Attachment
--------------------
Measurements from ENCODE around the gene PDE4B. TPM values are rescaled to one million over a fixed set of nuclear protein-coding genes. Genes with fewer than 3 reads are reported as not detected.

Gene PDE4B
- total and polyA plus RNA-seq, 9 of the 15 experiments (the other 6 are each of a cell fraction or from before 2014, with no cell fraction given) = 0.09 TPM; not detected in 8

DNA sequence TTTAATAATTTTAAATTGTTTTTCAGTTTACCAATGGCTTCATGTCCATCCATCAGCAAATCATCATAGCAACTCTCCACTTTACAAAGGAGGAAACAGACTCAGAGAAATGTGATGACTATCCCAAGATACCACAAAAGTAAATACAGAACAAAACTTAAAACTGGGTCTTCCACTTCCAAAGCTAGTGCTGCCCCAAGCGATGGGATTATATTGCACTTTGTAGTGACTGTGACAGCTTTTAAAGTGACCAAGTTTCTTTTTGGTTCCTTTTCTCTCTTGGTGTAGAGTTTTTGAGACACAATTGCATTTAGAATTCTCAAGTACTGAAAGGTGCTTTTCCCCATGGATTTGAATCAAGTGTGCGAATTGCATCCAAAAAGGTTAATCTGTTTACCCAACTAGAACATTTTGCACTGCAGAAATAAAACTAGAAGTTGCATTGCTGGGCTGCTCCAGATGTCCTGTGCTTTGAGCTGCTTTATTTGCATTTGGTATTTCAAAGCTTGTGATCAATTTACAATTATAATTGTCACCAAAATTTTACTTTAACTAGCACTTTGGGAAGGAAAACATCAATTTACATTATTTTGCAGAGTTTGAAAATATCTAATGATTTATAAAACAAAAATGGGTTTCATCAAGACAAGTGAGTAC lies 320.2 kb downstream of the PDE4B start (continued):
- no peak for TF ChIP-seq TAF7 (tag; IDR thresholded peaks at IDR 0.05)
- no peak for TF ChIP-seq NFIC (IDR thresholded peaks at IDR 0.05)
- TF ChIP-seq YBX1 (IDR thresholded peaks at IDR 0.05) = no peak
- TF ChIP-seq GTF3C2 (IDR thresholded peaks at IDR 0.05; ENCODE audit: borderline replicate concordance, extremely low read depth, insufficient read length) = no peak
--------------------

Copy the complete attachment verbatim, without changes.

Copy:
Measurements from ENCODE around the gene PDE4B. TPM values are rescaled to one million over a fixed set of nuclear protein-coding genes. Genes with fewer than 3 reads are reported as not detected.

Gene PDE4B
- total and polyA plus RNA-seq, 9 of the 15 experiments (the other 6 are each of a cell fraction or from before 2014, with no cell fraction given) = 0.09 TPM; not detected in 8

DNA sequence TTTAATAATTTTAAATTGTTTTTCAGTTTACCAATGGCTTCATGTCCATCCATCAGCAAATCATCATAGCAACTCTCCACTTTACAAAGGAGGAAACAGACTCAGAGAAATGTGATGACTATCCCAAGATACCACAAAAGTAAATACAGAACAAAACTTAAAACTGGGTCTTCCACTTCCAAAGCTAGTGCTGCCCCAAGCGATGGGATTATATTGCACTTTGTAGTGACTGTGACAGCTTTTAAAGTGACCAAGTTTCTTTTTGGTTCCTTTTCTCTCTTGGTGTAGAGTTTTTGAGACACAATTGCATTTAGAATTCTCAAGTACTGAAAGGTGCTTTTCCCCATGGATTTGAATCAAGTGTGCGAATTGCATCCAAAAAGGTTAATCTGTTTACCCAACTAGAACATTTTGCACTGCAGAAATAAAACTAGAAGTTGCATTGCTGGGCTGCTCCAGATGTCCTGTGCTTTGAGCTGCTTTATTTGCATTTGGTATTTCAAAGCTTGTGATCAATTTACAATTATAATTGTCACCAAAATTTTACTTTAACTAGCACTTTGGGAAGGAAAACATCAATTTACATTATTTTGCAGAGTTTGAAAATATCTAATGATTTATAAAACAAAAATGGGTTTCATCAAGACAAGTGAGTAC lies 320.2 kb downstream of the PDE4B start (continued):
- no peak for TF ChIP-seq TAF7 (tag; IDR thresholded peaks at IDR 0.05)
- no peak for TF ChIP-seq NFIC (IDR thresholded peaks at IDR 0.05)
- TF ChIP-seq YBX1 (IDR thresholded peaks at IDR 0.05) = no peak
- TF ChIP-seq GTF3C2 (IDR thresholded peaks at IDR 0.05; ENCODE audit: borderline replicate concordance, extremely low read depth, insufficient read length) = no peak